Olivia Supper’s “From Here She Grows“ exhibit creates commentary on women, nature


Photo by Sydney Lawson

A sculpture of a cake featured in “Lost Picnic,” made by Olivia Supper, is on display in Gallery One of the McCutchan and Pace Galleries. The piece is part of the “From Here She Grows” gallery and will be on display from Jan. 9 through Feb. 5.

Sydney Lawson, Lifestyle Editor

The “From Here She Grows” art exhibition, created entirely by USI graduate Olivia Supper, opened to the public in the McCutchen Art Center and Pace Galleries Jan. 9. The exhibit will be showcased until Feb. 5.

The gallery was supported by The Efroymson Bridge Year Fellowship which was awarded to Supper in 2022. The fellowship provides $10,000 and access to USI facilities to a postgraduate USI student to help build their portfolio for graduate school. 

A reception for the gallery was held Sunday to celebrate the opening and Supper’s achievements. The event allowed students, faculty, community members and those close to the artist to view the works on display, snack on catered food and hear Supper speak. 

Stencils and proofs hang on clothespins in the entryway of the McCutchan and Pace Galleries. The pieces reflect Supper’s finished work in the “From Here She Grows” exhibit. (Photo by Sydney Lawson)

“I’m so thankful for this experience,” Supper said. “This has been the biggest, best thing I’ve ever done.”

She thanked her family, professors, administration and partner for their support in her artistic endeavors. She and the audience let out some tears as she expressed her gratitude for her mother.

“You’ve been the greatest supporter of my life, whether it’s been artwork or anything I’ve ever done,” Supper said to her mother. “You’ve never told me I wouldn’t be good enough for it, I wouldn’t be able to succeed — that was never a question or concern for you. A lot of people don’t have that support in the art world.”

According to her artist’s statement, Supper created her pieces with the intention of building a commentary on women and nature. In her statement, she said, “These transitional spaces, where human intrusion and neglect overlap, are a fitting visual metaphor to process my current concerns about environmentalism and feminine body politics.”

A slice of cake, a vase of flowers and a bottle in a picnic basket compose “Lost Picnic” by Olivia Supper. “Lost Picnic” and other pieces for the “From Here She Grows” exhibit are on display in the McCutchan and Pace Galleries from Jan. 9 through Feb. 5. (Photo by Sydney Lawson)

Supper represented this concept in multiple mediums such as polymer sculptures, plate lithographs and screen print, watercolor, charcoal and paints on thrifted clothing. Supper also displayed her drafts and stencils, her sketchbook and even a smock with pins and paint stains to show her artistic process.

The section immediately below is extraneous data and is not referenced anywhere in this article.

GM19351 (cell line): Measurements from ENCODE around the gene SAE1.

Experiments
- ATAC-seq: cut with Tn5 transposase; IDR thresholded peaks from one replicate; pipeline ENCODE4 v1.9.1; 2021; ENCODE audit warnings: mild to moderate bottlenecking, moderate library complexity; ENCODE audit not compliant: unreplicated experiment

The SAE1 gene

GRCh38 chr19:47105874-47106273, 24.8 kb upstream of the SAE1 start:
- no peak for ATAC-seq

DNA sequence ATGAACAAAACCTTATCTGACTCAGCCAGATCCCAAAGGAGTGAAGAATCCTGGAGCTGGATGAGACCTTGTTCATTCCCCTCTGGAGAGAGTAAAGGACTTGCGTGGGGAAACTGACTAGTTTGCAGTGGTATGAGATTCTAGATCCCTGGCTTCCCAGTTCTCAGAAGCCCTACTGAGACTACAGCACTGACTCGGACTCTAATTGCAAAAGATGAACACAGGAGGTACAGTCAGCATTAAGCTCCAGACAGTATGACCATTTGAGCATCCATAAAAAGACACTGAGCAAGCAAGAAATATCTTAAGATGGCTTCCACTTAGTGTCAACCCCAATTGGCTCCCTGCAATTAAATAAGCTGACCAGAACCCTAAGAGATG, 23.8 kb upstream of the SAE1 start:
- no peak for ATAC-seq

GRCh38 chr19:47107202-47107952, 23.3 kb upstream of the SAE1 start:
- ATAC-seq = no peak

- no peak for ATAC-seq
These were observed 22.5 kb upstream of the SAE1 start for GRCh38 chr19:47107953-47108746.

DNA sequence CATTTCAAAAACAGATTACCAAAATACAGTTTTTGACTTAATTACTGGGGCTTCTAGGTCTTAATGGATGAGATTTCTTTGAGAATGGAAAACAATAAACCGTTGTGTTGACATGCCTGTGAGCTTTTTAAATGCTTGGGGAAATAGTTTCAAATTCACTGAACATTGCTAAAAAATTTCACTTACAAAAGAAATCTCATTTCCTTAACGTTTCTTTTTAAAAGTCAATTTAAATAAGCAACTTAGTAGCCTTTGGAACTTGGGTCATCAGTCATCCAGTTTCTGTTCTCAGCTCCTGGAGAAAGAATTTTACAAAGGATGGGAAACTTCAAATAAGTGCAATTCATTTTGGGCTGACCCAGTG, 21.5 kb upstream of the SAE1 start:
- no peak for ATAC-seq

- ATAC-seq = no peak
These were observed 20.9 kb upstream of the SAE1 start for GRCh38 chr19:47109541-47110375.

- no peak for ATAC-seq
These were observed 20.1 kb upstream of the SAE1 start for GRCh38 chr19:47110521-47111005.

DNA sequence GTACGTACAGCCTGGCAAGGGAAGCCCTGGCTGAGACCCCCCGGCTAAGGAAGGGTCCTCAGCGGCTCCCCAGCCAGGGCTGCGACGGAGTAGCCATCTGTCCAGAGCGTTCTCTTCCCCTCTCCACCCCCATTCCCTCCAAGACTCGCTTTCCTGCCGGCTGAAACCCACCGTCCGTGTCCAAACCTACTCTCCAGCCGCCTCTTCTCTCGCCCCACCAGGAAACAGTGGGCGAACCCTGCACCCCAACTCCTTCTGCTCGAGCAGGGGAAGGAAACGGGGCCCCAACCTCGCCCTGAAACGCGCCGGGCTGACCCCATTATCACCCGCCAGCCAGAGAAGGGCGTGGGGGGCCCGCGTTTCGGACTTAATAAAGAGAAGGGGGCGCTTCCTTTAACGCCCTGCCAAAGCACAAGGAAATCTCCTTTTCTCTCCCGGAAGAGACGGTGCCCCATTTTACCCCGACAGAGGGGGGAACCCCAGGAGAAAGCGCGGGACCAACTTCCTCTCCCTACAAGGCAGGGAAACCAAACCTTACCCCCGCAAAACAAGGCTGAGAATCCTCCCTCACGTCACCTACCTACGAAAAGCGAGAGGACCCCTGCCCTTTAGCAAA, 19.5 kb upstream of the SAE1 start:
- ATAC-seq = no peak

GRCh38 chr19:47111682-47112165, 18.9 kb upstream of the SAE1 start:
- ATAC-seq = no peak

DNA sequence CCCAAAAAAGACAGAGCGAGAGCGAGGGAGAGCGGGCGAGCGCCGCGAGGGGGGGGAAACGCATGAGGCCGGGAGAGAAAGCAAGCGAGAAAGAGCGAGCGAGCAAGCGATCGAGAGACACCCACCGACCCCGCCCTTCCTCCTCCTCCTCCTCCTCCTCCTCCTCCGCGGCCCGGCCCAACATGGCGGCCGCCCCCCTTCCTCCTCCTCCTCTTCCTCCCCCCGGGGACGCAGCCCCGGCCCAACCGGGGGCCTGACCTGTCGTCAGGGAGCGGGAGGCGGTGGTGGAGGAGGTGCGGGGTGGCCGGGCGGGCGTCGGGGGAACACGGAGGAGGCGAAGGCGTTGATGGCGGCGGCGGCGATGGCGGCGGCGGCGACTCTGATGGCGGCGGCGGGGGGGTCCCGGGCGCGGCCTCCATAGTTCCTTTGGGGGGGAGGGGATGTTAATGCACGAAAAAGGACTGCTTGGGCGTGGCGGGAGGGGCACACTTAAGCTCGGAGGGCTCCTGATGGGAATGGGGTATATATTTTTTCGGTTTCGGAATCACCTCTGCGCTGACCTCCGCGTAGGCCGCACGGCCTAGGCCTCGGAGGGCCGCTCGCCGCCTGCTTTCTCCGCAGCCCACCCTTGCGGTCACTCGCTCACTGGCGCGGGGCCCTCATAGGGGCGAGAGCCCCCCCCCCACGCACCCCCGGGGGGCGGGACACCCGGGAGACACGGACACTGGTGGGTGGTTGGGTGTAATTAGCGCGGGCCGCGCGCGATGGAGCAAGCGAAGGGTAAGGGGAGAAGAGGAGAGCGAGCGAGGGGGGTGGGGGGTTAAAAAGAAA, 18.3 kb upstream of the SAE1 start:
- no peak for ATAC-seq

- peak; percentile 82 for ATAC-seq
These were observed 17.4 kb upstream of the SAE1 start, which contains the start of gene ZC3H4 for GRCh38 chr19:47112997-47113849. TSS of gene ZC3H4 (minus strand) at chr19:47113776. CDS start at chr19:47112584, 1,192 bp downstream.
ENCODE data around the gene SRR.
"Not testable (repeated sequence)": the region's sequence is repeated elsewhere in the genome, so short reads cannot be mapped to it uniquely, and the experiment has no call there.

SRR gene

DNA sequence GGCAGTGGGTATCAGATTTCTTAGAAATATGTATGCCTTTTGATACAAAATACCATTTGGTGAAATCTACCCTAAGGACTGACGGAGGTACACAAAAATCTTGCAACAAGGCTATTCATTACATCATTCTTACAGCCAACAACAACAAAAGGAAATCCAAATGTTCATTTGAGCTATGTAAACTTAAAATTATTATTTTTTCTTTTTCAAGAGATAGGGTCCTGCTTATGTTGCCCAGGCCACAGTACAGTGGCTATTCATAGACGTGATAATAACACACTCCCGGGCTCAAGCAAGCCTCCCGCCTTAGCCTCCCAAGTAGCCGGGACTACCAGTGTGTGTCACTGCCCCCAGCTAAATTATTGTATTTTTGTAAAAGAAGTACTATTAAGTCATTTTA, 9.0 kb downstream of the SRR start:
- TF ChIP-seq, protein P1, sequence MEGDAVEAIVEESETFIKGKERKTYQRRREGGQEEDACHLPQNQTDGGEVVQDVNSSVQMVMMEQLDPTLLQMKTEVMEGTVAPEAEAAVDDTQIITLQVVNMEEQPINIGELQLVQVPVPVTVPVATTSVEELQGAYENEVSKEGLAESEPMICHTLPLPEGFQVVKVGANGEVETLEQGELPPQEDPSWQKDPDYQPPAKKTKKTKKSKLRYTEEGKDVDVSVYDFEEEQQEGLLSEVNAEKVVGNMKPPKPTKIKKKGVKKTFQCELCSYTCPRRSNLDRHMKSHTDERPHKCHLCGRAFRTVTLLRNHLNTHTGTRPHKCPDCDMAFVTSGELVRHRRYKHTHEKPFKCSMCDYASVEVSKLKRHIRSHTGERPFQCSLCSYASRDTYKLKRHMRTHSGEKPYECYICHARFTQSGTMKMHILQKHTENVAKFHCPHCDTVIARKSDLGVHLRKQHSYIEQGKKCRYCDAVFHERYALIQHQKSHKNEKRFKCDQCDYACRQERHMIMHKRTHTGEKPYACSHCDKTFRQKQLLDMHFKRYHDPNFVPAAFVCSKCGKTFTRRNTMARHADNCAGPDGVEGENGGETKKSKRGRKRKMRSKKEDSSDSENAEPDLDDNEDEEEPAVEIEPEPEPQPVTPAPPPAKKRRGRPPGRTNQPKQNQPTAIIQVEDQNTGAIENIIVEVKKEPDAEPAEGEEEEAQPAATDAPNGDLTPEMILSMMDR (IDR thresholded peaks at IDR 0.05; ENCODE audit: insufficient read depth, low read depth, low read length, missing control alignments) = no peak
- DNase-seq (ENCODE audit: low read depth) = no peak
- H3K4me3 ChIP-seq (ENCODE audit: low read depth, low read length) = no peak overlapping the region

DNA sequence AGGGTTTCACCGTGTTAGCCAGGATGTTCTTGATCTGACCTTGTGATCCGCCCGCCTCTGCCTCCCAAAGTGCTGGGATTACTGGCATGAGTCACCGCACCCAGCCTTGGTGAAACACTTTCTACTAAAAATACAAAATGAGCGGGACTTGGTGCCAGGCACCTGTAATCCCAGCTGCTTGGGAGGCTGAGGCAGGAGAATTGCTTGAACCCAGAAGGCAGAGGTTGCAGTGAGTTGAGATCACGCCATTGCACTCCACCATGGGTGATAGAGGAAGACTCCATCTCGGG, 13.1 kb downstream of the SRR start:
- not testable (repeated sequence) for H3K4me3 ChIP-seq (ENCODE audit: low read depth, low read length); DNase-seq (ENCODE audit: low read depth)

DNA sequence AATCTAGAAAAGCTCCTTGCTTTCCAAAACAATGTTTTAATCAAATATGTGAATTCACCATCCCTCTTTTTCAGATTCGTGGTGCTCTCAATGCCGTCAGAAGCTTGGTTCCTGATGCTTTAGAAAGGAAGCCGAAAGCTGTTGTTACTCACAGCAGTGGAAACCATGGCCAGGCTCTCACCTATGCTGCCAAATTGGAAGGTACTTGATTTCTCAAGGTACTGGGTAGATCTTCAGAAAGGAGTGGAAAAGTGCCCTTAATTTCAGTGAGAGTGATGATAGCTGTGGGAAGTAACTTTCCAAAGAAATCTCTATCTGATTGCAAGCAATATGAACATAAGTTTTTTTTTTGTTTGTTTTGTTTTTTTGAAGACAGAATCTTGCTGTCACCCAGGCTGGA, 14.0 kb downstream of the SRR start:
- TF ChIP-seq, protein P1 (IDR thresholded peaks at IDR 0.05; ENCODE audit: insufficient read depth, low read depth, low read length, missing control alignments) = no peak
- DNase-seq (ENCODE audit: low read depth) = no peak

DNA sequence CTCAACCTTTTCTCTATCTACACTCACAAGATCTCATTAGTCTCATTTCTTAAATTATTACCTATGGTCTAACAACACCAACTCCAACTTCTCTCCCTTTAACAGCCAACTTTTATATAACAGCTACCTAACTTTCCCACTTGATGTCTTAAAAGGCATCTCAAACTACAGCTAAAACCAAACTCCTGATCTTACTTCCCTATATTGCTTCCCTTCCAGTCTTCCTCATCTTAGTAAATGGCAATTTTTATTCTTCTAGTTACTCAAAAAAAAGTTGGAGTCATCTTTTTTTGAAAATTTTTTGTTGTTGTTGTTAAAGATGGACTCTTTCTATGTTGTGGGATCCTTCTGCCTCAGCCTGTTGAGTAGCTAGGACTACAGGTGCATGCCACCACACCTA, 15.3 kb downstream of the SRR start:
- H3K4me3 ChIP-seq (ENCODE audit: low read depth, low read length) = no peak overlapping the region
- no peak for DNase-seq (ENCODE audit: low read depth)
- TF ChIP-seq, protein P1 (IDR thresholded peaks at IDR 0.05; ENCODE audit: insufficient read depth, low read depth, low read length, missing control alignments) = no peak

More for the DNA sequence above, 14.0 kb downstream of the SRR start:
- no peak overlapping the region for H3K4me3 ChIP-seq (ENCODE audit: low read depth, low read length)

My personal favorite piece, “Lost Picnic,” lies on the floor of Gallery One. It consists of a blanket atop fake foliage, which hosts eight pieces made of found objects, acrylics and polymer clay. All together, the pieces create a scene of a forgotten picnic. Pretty platters of cake and cups of tea have been overtaken by flora, grass and mold. 

Other prominent pieces include “Contained,” a series of eight polymer sculptures of flowers and fungi under glass jars, and “The Fruitful One,” a series of screen prints depicting decomposing body parts surrounded or buried by plants and earth.

A sculpture made of polymer clay, acrylic and found objects. This piece is part of the “Contained” series, sculptures of flowers and fungi beneath mason jars. (Photo by Sydney Lawson)

Friends, professors and family of the artist expressed their pride in Supper and her works. 

Supper’s aunt, Katie Caldwell, said she came all the way from Hawaii to see her niece’s exhibition. 

“I just admire her bravery,” Caldwell said. “She’s always unafraid to just really push herself out of her comfort zone.”

Caldwell was with Supper when she received the news she had received the fellowship. She said she was “stoked, but not really surprised.”

Attendees gather at the opening reception of Olivia Supper’s “From Here She Grows” exhibition. The exhibition was supported by the 2022 Efroymson Bridge Year Fellowship. (Photo by Sydney Lawson)

Barry Young, Supper’s grandfather, said, “Watching her progress with her art, I’m seeing a lot of change in her artwork…this is a big boost for a 24-year-old.” 

Young described the gallery viewing as an educational experience. 

“I would like to thank the Efroymson family for their continued support and donations to make this possible. I think we’re really fortunate as an art department to have something like this, and I’m thrilled to be a part of it as well,” Supper said.

The gallery is located in the basement of the Liberal Arts Building and will be open until Feb. 5. Click here to see pictures from last year’s Efroymson exhibit.